By Eric Duran
Last month we took a look at the Monarch butterflies, their biology and the problems they face. But Monarchs aren’t the only
butterflies that visit our yards in West University and Bellaire. This month, we’re going to take a look at some common fall butterflies found in area gardens. And for those of you who would like more of these colorful visitors, we’ll also mention some good host plants and popular nectaring plants for these species.
This is a great time for watching fall emerging species, as well as those that are migrating down here from the north.
The Monarch is not the only milkweed butterfly that flies into our gardens. We also get the Queen butterfly, Danaus gilippus. Just like the Monarch, the queen lays its eggs on different species of milkweed. Like Monarchs, they are also poisonous from eating toxic milkweed at the caterpillar stage. They are similar in appearance, but are a darker burnt orange and have less black markings.
I would suggest planting Green Milkweed (Asclepias viridis) and Butterflyweed (Asclepias tuberosa) as a host plant for these caterpillars. They love nectar from a wide variety of native plants. I recommend Blue Mistflower (Conoclinium coelestinum) and Texas Lantana (Lantana urticoides / L. horrida).
One of the more noticeable butterflies that appears in big numbers here in the fall is the large and bright yellow Cloudless Sulphur (Phoebis sennae). Like most sulphurs and yellows, these butterflies lay their eggs on plants in the legume family (peas and beans), such as Partridge Pea (Chamaecrista fasciculata) and plants in the genus Senna. I know that Candlestick plant is readily available, but it’s worth your time to try and find a native Texas Senna species, like Coffeeweed, Lindheimer’s Senna, and Septic weed, because you will benefit a wider variety of native Texas insects. Cloudless Sulphurs also feed hungrily on Turks Cap (Malvaviscus arboreus var. drummondii) and Scarlet Sage (Salvia coccinea).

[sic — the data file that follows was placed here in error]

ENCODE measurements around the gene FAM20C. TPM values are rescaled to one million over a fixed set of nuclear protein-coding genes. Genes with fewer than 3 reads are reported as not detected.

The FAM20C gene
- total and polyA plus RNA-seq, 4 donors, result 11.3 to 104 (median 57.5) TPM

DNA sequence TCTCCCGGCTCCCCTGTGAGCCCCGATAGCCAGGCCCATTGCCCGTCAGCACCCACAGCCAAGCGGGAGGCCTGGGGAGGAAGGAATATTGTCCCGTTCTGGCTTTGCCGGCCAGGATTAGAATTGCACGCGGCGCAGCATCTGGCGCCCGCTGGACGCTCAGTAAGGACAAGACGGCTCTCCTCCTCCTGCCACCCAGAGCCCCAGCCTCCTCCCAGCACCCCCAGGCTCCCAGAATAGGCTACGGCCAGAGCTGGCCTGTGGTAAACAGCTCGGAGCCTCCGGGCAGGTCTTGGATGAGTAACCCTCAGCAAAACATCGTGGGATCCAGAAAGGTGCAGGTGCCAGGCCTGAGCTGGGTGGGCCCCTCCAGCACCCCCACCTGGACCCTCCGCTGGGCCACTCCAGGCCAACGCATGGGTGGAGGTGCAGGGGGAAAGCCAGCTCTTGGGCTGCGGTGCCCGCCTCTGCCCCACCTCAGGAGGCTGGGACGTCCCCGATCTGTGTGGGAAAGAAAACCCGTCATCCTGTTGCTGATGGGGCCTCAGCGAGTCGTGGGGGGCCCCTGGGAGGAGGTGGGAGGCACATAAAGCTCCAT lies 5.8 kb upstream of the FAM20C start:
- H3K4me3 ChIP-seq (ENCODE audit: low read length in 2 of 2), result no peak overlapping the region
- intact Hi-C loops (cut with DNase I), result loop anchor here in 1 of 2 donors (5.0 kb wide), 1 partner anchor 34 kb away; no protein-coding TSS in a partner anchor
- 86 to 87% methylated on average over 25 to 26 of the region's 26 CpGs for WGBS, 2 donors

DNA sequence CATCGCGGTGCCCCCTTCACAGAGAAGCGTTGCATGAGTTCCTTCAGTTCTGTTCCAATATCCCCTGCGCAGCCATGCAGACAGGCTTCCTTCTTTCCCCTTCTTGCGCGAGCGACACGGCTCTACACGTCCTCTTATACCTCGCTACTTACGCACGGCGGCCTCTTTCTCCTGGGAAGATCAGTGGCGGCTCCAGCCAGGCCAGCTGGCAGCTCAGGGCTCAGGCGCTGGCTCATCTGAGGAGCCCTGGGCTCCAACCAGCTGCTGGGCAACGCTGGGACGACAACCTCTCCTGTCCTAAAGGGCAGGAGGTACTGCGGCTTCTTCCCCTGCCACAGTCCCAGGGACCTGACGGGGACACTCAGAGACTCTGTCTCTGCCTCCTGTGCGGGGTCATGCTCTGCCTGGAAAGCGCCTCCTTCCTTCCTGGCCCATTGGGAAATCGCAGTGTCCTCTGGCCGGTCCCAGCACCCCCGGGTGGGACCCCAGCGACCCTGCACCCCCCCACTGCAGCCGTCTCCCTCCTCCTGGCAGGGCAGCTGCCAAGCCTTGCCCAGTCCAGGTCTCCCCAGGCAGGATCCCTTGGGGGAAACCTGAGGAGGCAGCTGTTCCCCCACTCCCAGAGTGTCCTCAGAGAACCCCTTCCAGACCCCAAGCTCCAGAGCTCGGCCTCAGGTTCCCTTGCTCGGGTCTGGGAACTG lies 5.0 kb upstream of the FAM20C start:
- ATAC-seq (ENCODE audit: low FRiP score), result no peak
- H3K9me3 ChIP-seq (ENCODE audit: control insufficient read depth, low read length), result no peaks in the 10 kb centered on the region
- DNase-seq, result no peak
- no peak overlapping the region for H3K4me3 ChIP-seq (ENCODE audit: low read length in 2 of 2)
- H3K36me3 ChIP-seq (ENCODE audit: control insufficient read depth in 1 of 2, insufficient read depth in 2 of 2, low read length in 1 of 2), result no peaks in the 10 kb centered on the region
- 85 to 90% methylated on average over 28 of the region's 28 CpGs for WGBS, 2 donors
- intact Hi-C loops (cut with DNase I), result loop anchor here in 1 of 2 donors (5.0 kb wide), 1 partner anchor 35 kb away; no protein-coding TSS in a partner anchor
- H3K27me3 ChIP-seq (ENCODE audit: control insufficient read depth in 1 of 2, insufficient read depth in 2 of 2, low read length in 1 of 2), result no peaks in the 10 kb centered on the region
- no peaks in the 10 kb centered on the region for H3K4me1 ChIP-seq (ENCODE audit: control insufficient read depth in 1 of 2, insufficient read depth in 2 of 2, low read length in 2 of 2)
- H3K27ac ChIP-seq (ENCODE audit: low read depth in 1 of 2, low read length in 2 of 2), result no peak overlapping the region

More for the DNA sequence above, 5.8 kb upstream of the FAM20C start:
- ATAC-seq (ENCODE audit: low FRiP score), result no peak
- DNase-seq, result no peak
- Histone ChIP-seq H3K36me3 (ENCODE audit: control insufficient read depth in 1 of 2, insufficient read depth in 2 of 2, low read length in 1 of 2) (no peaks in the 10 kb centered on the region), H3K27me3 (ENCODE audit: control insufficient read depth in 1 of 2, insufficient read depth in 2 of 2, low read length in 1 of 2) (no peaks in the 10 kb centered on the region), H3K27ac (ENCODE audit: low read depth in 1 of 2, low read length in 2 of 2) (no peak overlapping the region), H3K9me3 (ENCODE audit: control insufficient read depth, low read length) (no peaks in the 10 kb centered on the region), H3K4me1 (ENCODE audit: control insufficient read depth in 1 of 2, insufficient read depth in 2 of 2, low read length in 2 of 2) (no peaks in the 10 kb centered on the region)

Another rather distinctive looking fall butterfly is the Common Buckeye (Junonia coenia). It’s what I would call a medium sized butterfly, with a wingspan about 2 ½ inches across, and fall-colored with a dark brown background, orange stripes, and colorful eyespots. They are not as picky as some butterflies about their caterpillar host plants, laying their eggs on Frogfruit (Phyla nodiflora), Wild Plantain (Plantago spp.), False Foxgloves (Agilinis spp.), native toadflaxes, and Wild Petunia (Ruellia carolinensis). Like the queens, they love feeding on Blue Mistflower and native Texas Lantana.
There are of course a number of other butterfly species that make themselves known in our parks and gardens in the fall. This is a great time to head outside and look for them, and you may get some extra sightings for your efforts: Along with fall butterflies, you’ll be able to see late emerging and fall migrating moths and dragonflies.
Remember to plant native Texas plants to help out the widest variety of native wildlife, and stop the spread of non-native invasive species.
If you have questions about butterflies, native plants, or fall migrating wildlife, email me at firstname.lastname@example.org.
Duran is the head naturalist at the Nature Discovery Center, 7112 Newcastle Dr., Bellaire, NatureDiscoveryCenter.org, 713-667-6550.